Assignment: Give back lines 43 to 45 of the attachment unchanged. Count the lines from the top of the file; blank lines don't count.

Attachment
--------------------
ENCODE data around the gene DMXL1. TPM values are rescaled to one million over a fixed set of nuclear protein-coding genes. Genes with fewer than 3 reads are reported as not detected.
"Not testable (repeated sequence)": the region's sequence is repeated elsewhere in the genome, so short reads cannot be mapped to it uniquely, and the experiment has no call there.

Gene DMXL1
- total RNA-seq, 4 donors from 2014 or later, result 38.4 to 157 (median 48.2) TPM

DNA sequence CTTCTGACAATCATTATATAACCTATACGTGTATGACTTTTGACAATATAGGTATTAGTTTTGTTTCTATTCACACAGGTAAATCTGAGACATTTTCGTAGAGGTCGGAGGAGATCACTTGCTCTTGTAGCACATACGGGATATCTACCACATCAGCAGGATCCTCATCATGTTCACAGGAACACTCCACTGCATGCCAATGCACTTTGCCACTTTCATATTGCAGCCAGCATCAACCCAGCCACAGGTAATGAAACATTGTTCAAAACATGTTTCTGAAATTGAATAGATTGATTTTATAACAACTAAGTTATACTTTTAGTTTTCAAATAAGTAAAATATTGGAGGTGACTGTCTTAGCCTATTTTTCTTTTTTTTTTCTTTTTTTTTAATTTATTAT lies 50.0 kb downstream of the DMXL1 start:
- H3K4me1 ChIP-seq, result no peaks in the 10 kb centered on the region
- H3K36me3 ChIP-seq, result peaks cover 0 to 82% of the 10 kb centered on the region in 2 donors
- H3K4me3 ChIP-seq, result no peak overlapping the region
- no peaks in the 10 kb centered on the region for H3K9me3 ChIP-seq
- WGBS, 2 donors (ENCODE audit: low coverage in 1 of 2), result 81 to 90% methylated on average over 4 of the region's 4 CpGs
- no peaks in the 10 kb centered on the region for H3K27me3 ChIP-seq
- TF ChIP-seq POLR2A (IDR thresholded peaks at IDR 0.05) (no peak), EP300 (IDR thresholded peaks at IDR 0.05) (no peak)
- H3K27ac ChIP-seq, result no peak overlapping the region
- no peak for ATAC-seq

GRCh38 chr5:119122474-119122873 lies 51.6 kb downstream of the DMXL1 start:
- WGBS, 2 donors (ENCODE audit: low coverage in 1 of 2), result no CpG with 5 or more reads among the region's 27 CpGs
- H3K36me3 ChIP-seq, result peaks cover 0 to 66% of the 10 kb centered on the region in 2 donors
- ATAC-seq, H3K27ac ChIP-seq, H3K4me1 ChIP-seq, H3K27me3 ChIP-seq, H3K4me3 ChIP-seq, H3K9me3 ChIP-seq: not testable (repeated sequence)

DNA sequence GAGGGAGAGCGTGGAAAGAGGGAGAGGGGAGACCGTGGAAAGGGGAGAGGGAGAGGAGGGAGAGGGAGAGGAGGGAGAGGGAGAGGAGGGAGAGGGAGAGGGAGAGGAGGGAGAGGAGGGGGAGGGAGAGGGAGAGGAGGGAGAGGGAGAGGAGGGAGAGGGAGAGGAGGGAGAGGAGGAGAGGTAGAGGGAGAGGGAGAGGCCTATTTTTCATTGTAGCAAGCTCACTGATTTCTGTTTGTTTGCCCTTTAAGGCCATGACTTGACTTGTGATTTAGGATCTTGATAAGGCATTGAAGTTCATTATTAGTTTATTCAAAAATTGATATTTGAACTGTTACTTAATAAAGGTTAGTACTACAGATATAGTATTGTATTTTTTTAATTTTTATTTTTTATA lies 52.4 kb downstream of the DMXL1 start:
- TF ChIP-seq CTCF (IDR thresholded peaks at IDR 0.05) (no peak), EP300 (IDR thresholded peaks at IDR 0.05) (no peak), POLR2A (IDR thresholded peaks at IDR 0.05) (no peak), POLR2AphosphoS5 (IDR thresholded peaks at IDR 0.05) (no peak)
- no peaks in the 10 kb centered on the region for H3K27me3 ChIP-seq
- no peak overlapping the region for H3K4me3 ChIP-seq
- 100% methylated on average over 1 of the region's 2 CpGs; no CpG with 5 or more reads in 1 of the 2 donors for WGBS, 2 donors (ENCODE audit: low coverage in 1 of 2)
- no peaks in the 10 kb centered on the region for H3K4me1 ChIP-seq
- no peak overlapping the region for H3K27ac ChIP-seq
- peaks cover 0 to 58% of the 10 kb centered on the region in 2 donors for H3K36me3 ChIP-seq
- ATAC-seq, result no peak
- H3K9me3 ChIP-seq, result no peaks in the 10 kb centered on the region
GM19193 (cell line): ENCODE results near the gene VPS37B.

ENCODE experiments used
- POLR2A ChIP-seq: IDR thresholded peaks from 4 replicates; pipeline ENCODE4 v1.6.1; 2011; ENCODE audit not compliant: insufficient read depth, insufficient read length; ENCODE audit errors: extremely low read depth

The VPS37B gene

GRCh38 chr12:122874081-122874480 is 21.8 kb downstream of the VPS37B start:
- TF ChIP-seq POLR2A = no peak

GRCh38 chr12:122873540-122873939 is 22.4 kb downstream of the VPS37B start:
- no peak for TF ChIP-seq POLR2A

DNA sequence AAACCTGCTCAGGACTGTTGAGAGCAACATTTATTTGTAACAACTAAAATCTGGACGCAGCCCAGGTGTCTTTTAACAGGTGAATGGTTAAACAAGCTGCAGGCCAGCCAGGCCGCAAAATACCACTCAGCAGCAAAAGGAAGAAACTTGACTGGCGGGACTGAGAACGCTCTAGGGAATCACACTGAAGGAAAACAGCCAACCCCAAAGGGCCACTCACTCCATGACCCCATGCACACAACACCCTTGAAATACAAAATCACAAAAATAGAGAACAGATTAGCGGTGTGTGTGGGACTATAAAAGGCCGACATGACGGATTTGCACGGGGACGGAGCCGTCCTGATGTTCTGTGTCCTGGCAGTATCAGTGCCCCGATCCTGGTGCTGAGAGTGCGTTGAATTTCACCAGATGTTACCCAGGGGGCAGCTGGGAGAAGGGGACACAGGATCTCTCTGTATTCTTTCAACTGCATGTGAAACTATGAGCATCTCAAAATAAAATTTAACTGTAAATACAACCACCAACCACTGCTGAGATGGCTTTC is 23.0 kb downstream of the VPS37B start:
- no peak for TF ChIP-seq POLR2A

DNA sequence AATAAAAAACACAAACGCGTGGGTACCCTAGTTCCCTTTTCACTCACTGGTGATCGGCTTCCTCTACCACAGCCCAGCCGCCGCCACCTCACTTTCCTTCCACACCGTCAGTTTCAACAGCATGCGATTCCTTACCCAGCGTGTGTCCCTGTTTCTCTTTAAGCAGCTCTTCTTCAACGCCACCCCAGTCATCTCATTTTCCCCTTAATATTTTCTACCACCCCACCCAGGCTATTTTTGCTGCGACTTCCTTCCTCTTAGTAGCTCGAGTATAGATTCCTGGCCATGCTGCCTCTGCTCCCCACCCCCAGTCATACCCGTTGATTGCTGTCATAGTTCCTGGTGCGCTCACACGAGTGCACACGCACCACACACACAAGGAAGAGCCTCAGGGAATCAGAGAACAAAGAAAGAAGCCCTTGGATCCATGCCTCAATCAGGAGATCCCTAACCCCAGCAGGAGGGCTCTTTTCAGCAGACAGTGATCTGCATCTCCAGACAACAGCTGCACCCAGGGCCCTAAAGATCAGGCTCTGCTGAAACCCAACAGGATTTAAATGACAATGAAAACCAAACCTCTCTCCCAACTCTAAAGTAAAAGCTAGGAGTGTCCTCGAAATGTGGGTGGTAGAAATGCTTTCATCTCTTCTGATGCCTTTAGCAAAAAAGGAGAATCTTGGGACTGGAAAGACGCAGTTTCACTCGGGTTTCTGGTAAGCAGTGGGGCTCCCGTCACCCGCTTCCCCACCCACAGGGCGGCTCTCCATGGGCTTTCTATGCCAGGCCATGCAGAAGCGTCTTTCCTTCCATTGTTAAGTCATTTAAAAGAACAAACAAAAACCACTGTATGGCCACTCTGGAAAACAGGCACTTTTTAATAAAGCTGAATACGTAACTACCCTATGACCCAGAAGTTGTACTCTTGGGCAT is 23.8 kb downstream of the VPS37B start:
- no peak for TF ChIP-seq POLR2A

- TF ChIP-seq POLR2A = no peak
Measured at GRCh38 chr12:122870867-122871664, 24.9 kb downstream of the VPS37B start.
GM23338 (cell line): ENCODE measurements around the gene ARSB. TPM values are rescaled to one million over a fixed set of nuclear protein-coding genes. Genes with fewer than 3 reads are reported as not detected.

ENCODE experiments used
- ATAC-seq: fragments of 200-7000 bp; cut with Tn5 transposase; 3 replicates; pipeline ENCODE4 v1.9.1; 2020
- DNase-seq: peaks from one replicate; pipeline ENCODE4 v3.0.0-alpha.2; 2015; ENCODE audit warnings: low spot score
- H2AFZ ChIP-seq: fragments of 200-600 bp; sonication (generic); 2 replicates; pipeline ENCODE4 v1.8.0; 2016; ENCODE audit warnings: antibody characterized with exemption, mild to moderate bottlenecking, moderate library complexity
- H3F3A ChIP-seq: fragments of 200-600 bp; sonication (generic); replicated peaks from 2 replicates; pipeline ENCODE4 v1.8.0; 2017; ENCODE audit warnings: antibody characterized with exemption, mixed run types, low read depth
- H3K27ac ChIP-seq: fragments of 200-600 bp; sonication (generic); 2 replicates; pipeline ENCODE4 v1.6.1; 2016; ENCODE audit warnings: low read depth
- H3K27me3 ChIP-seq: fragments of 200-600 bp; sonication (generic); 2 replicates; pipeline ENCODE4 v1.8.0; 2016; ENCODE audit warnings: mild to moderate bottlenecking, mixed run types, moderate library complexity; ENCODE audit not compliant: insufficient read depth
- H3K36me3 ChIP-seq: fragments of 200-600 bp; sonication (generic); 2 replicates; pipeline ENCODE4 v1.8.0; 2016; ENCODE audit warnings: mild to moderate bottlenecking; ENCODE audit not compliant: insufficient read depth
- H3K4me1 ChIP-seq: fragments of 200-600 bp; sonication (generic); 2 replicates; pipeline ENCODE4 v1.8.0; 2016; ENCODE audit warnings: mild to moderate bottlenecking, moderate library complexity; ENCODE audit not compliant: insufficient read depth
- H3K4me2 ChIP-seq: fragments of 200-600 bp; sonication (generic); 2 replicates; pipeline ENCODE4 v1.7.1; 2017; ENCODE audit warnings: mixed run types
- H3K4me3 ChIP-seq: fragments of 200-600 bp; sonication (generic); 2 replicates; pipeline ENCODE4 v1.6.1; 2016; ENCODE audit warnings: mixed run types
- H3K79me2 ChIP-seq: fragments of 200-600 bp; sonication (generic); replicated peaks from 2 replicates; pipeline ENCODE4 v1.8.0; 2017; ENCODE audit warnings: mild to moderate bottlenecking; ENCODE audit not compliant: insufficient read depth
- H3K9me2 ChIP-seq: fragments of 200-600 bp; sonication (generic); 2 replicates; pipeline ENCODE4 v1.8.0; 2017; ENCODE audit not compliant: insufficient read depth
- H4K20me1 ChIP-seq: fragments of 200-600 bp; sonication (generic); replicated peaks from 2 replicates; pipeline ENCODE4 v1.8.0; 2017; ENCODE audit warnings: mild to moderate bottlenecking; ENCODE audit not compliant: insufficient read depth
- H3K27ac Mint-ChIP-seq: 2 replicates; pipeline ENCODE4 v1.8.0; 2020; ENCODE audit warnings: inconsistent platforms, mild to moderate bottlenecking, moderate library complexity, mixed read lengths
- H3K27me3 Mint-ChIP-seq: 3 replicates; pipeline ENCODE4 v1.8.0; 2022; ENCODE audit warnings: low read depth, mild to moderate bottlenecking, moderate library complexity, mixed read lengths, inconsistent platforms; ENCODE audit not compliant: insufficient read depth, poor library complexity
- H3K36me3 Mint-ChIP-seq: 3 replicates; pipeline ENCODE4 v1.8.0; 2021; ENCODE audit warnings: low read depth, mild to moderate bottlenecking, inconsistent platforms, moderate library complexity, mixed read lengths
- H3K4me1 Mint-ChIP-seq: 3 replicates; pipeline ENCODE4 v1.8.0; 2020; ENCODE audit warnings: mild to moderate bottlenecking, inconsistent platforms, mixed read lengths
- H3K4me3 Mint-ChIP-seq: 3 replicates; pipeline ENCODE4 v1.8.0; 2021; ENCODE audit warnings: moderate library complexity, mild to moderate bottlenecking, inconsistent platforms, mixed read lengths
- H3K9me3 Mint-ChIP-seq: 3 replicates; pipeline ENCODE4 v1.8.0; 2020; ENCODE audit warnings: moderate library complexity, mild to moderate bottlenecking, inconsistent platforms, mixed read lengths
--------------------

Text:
GM23338 (cell line): ENCODE measurements around the gene ARSB. TPM values are rescaled to one million over a fixed set of nuclear protein-coding genes. Genes with fewer than 3 reads are reported as not detected.

ENCODE experiments used
- ATAC-seq: fragments of 200-7000 bp; cut with Tn5 transposase; 3 replicates; pipeline ENCODE4 v1.9.1; 2020